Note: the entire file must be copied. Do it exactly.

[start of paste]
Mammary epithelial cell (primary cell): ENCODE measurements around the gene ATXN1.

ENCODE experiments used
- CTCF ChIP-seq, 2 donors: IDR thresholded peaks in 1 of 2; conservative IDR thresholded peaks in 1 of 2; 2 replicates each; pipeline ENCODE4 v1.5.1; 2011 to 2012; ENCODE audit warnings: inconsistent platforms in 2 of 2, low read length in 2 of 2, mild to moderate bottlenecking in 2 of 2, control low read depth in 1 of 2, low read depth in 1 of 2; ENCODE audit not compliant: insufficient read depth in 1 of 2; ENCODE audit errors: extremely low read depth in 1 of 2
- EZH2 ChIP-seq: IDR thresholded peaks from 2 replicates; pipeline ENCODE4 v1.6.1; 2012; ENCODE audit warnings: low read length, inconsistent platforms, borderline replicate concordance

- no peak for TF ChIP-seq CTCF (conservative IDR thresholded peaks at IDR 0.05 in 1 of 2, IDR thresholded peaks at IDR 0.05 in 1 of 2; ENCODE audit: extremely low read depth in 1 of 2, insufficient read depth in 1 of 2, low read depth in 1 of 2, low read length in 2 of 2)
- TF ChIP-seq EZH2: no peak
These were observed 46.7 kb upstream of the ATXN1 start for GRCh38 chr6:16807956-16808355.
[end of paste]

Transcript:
Mammary epithelial cell (primary cell): ENCODE measurements around the gene ATXN1.

ENCODE experiments used
- CTCF ChIP-seq, 2 donors: IDR thresholded peaks in 1 of 2; conservative IDR thresholded peaks in 1 of 2; 2 replicates each; pipeline ENCODE4 v1.5.1; 2011 to 2012; ENCODE audit warnings: inconsistent platforms in 2 of 2, low read length in 2 of 2, mild to moderate bottlenecking in 2 of 2, control low read depth in 1 of 2, low read depth in 1 of 2; ENCODE audit not compliant: insufficient read depth in 1 of 2; ENCODE audit errors: extremely low read depth in 1 of 2
- EZH2 ChIP-seq: IDR thresholded peaks from 2 replicates; pipeline ENCODE4 v1.6.1; 2012; ENCODE audit warnings: low read length, inconsistent platforms, borderline replicate concordance

- no peak for TF ChIP-seq CTCF (conservative IDR thresholded peaks at IDR 0.05 in 1 of 2, IDR thresholded peaks at IDR 0.05 in 1 of 2; ENCODE audit: extremely low read depth in 1 of 2, insufficient read depth in 1 of 2, low read depth in 1 of 2, low read length in 2 of 2)
- TF ChIP-seq EZH2: no peak
These were observed 46.7 kb upstream of the ATXN1 start for GRCh38 chr6:16807956-16808355.